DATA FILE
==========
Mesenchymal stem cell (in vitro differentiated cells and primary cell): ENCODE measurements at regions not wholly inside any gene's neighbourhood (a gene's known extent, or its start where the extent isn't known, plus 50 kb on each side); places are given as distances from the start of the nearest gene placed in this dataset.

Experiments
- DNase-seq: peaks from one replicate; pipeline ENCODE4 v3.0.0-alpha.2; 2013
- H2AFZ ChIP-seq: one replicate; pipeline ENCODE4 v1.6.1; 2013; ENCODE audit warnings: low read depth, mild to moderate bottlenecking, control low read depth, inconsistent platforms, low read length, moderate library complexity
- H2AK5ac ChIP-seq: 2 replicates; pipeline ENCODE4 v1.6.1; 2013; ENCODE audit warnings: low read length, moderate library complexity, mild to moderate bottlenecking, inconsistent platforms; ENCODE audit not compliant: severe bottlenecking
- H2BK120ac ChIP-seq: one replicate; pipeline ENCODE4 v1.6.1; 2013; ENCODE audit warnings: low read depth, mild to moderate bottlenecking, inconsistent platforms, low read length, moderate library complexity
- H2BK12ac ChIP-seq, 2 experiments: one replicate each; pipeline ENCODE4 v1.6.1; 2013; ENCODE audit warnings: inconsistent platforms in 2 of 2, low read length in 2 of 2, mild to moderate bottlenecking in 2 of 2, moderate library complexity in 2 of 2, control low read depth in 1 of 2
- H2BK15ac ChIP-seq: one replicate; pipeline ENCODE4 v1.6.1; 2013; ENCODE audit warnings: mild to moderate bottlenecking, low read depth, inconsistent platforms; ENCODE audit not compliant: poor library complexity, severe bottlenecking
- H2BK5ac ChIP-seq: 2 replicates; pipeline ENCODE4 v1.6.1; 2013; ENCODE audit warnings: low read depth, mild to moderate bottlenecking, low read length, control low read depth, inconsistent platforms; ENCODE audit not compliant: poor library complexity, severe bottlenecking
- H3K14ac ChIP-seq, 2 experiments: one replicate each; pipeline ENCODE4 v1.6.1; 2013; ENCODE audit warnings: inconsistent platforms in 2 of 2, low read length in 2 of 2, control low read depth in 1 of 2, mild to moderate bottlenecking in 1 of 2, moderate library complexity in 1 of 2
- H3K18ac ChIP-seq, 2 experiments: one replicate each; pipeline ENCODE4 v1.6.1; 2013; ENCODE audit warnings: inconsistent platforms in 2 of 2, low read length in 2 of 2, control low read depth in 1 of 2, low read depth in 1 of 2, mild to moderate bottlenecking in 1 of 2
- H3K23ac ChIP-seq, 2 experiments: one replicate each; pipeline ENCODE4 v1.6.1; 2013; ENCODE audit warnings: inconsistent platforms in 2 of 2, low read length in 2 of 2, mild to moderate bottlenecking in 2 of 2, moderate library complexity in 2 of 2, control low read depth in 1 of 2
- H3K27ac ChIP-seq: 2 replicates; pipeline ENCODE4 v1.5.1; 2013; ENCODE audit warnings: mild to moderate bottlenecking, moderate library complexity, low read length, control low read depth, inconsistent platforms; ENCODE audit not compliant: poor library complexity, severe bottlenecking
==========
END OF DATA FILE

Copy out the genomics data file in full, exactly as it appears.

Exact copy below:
Mesenchymal stem cell (in vitro differentiated cells and primary cell): ENCODE measurements at regions not wholly inside any gene's neighbourhood (a gene's known extent, or its start where the extent isn't known, plus 50 kb on each side); places are given as distances from the start of the nearest gene placed in this dataset.

Experiments
- DNase-seq: peaks from one replicate; pipeline ENCODE4 v3.0.0-alpha.2; 2013
- H2AFZ ChIP-seq: one replicate; pipeline ENCODE4 v1.6.1; 2013; ENCODE audit warnings: low read depth, mild to moderate bottlenecking, control low read depth, inconsistent platforms, low read length, moderate library complexity
- H2AK5ac ChIP-seq: 2 replicates; pipeline ENCODE4 v1.6.1; 2013; ENCODE audit warnings: low read length, moderate library complexity, mild to moderate bottlenecking, inconsistent platforms; ENCODE audit not compliant: severe bottlenecking
- H2BK120ac ChIP-seq: one replicate; pipeline ENCODE4 v1.6.1; 2013; ENCODE audit warnings: low read depth, mild to moderate bottlenecking, inconsistent platforms, low read length, moderate library complexity
- H2BK12ac ChIP-seq, 2 experiments: one replicate each; pipeline ENCODE4 v1.6.1; 2013; ENCODE audit warnings: inconsistent platforms in 2 of 2, low read length in 2 of 2, mild to moderate bottlenecking in 2 of 2, moderate library complexity in 2 of 2, control low read depth in 1 of 2
- H2BK15ac ChIP-seq: one replicate; pipeline ENCODE4 v1.6.1; 2013; ENCODE audit warnings: mild to moderate bottlenecking, low read depth, inconsistent platforms; ENCODE audit not compliant: poor library complexity, severe bottlenecking
- H2BK5ac ChIP-seq: 2 replicates; pipeline ENCODE4 v1.6.1; 2013; ENCODE audit warnings: low read depth, mild to moderate bottlenecking, low read length, control low read depth, inconsistent platforms; ENCODE audit not compliant: poor library complexity, severe bottlenecking
- H3K14ac ChIP-seq, 2 experiments: one replicate each; pipeline ENCODE4 v1.6.1; 2013; ENCODE audit warnings: inconsistent platforms in 2 of 2, low read length in 2 of 2, control low read depth in 1 of 2, mild to moderate bottlenecking in 1 of 2, moderate library complexity in 1 of 2
- H3K18ac ChIP-seq, 2 experiments: one replicate each; pipeline ENCODE4 v1.6.1; 2013; ENCODE audit warnings: inconsistent platforms in 2 of 2, low read length in 2 of 2, control low read depth in 1 of 2, low read depth in 1 of 2, mild to moderate bottlenecking in 1 of 2
- H3K23ac ChIP-seq, 2 experiments: one replicate each; pipeline ENCODE4 v1.6.1; 2013; ENCODE audit warnings: inconsistent platforms in 2 of 2, low read length in 2 of 2, mild to moderate bottlenecking in 2 of 2, moderate library complexity in 2 of 2, control low read depth in 1 of 2
- H3K27ac ChIP-seq: 2 replicates; pipeline ENCODE4 v1.5.1; 2013; ENCODE audit warnings: mild to moderate bottlenecking, moderate library complexity, low read length, control low read depth, inconsistent platforms; ENCODE audit not compliant: poor library complexity, severe bottlenecking